Insights and Observations
Read Henry Hinton's
feature story on veteran Hollywood actress and ECU alum
Beth Grant in
Friday, January 28, 2005
By Henry Hinton
LeClair legacy still leading
|Replay the audio
archive of Thursday's Talk of The Town with Henry Hinton:
As excitement builds around Greenville for the opening
of Clark-LeClair Stadium and the debut of Randy Mazey's 2005 team, there's
also another tangible sign of growth in the East Carolina baseball program.
The university announced this week a
landmark broadcasting agreement for
ECU baseball. For the first time, every game will be aired over the Pirate
Sports Radio Network.
Being a part of the negotiations and decision-making on
this, I was reminded of some history with regard to the baseball radio
It is yet another tribute to Keith LeClair.
It is hard to believe now but when Coach LeClair came
to Greenville in 1998 there was some skepticism about his hiring. Not only
had he replaced Gary Overton, the winningest coach in Pirate history, but he
was not the sentimental favorite of many in the Pirate community.
Former ECU player Billy Best had been the odds-on
favorite to replace his old coach, Overton, when the job came open. Best was
an assistant at N.C. State and had many friends and supporters lobbying the
administration on his behalf.
Coming from Western Carolina, LeClair was not a total
unknown to ECU folks but few had followed his career to that point.
The first season was predictably rocky for LeClair. In
fact, I recall several ‘baseball people’ more or less shunning the new head
coach due to frayed nerves left over from the Best rejection.
It was between his first and second seasons that Coach
LeClair approached me about broadcasting more games on the radio. At that
time, our company owned WCZI-FM and we had established wall to wall coverage
for other ECU sports.
“You know at Western we had nearly every game on the
radio,” LeClair said to me in the meeting.
To that point, WCZI had aired approximately 10 games
per year for ECU baseball. Looking back, I can understand that he must have
been thinking that was a pretty miserable commitment to the program compared
to what we were doing for football and basketball.
His enthusiasm alone was the determining factor in our
decision to ‘step to the plate.’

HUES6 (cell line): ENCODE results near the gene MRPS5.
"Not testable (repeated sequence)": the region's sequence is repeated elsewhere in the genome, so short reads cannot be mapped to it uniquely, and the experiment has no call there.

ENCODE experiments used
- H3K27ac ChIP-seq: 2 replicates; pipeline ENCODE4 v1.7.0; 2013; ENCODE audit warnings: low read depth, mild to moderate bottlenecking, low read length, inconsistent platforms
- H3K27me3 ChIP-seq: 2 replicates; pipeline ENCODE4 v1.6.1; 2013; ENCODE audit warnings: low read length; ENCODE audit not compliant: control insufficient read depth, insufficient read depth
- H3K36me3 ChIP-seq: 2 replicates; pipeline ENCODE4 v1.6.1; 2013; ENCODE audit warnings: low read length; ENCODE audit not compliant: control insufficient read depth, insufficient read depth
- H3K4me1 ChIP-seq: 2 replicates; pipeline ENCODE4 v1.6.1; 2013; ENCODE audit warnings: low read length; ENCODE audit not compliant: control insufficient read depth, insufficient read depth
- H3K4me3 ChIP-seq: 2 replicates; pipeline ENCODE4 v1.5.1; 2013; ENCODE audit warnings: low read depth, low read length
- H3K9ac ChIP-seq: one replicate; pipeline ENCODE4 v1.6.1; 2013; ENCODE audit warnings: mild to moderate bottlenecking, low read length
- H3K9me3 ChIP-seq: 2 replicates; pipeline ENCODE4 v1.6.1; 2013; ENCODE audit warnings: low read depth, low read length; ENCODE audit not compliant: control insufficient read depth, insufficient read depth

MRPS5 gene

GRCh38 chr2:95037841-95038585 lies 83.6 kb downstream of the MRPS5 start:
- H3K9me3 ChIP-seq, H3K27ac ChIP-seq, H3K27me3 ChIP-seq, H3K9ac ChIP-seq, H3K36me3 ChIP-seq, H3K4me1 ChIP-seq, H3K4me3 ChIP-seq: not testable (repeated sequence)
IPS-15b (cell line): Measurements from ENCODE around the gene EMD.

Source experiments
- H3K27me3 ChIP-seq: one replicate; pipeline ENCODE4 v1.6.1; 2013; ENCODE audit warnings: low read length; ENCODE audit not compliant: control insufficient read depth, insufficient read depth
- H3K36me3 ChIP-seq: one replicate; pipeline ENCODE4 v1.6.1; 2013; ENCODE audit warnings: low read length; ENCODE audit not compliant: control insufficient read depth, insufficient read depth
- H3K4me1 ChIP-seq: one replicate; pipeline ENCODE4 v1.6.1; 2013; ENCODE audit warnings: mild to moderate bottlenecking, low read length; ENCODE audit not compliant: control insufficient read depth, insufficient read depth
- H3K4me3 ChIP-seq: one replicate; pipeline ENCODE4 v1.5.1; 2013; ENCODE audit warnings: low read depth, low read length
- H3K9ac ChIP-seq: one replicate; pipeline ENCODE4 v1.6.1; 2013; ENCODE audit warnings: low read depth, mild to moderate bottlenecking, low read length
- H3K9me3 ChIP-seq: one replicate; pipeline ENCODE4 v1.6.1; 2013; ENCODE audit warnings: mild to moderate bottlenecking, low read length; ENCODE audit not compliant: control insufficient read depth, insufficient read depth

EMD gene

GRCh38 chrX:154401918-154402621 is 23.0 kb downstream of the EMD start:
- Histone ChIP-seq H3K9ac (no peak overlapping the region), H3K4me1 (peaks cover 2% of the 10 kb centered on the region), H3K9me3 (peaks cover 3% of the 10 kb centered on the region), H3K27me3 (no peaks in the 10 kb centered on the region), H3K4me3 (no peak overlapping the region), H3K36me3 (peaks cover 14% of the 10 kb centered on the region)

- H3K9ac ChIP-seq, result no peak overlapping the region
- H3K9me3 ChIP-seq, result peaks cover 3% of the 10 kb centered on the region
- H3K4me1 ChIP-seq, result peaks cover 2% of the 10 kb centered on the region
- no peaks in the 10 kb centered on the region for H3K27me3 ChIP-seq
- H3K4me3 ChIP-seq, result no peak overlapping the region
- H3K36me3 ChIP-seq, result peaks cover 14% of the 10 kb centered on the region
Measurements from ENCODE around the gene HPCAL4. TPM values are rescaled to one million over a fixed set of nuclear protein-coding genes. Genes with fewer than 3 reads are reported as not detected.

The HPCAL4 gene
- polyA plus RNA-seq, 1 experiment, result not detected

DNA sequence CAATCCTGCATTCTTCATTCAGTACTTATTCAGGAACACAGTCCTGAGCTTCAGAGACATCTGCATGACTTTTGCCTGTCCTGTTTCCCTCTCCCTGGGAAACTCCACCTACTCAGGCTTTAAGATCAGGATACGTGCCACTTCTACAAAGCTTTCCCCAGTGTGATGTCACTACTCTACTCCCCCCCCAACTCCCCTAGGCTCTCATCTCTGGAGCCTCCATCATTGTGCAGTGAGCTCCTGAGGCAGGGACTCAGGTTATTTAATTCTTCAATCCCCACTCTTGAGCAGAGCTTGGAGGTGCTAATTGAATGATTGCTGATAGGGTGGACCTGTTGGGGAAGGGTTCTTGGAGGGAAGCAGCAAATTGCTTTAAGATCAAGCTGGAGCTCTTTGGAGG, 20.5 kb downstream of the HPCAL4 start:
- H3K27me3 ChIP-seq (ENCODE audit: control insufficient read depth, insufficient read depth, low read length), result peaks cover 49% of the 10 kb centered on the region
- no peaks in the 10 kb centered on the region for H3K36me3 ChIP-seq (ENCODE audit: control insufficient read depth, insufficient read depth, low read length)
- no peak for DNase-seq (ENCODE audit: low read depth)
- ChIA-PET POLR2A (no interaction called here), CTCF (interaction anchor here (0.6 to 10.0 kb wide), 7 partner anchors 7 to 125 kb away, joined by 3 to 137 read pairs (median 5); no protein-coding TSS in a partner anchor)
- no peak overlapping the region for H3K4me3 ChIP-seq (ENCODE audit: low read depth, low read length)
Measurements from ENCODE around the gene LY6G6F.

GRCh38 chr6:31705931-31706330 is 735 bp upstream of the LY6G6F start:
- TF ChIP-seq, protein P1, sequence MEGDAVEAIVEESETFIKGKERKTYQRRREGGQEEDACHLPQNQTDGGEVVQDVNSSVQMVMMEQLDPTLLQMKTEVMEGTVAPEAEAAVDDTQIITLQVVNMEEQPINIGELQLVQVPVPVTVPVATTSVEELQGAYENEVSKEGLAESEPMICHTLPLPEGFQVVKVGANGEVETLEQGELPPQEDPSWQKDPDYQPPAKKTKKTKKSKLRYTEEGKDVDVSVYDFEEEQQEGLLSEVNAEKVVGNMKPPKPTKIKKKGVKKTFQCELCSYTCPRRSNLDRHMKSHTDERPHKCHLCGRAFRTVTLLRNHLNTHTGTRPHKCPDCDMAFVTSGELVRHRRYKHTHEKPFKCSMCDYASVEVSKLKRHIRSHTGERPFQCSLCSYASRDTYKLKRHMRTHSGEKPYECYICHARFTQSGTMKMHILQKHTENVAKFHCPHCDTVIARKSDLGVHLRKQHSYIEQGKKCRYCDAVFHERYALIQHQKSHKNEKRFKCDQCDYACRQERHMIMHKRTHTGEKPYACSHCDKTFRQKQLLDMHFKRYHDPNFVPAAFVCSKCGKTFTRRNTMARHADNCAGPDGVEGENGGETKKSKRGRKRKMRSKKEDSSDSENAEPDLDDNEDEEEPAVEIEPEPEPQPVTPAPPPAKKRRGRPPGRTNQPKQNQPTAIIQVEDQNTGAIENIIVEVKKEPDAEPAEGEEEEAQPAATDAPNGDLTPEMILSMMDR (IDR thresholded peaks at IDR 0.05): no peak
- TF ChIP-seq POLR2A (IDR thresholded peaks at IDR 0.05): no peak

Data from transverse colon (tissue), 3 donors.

In his first year in Greenville, his team had set an
ECU record for the most losses (29) and I remember thinking: 'Who is going
to listen to this?' But LeClair seemed special and I figured if he was that
excited about his program, maybe I should be, too.
That season we aired about 25 games that culminated in
an amazing run by the Pirates to the NCAA Regionals at LSU. To this day, I
believe that first game played against LSU in the late May tournament was
the single most exciting sporting event I have ever witnessed.
The Pirates upset the Tigers 11-10 in that game after
Lee Delfino hit a late home run and Erik Bakich drove in the winning run in
the last inning with a single to right field.
Memories of that broadcast are etched in my memory.
Jake Jacobs and I were calling the game from atop the stands in Alex Box
Stadium within earshot of the rabid LSU fans.
We were screaming at the top of our lungs to the
listening audience back home that the Pirates had done the unthinkable —
upset LSU on its home field.
Suddenly, we realized that the fans sitting around us
were staring at us — and they did not seem to be sharing our exuberance. We
learned quickly that they love their baseball at LSU and they don’t like
losing on their home field. We literally had to be escorted from the stadium
by security officers that day.
LSU athletics director Joe Dean assigned us security
for the rest of the tournament, but we didn’t need it. ECU ran out of
pitching that weekend and lost the next two games to the Tigers, who went on
to the College World Series.
That season started an uphill trip for ECU that has
taken the program to a national level. That particular weekend also had a
hand in the building of our new stadium. ECU had been a number one seed that
weekend but the NCAA had sent the Pirates halfway across the country to play
in one of the toughest venues in America.
The need and idea for a first-class stadium in
Greenville was born.
Again, it was LeClair who made it happen.
One other memory from that weekend in Baton Rouge that
is still vivid for me is the post-game celebration after that 11-10 victory.
Coach LeClair said to me that day that the celebration should have been
taking place in Greenville instead of Louisiana.
Now, the Pirates will not have to play away from home
if they are a number one seed. Construction on Clark-LeClair stadium is
nearly complete. That part of LeClair’s dream will soon be a reality.
When the university asked if we would carry the entire
baseball schedule this year on Talk 1070, my thoughts turned to those early
conversations and great moments with my friend Keith LeClair.
How could I say no?
Send an e-mail message to
Click here to dig into Henry Hinton's
02/23/2007 10:16:01 AM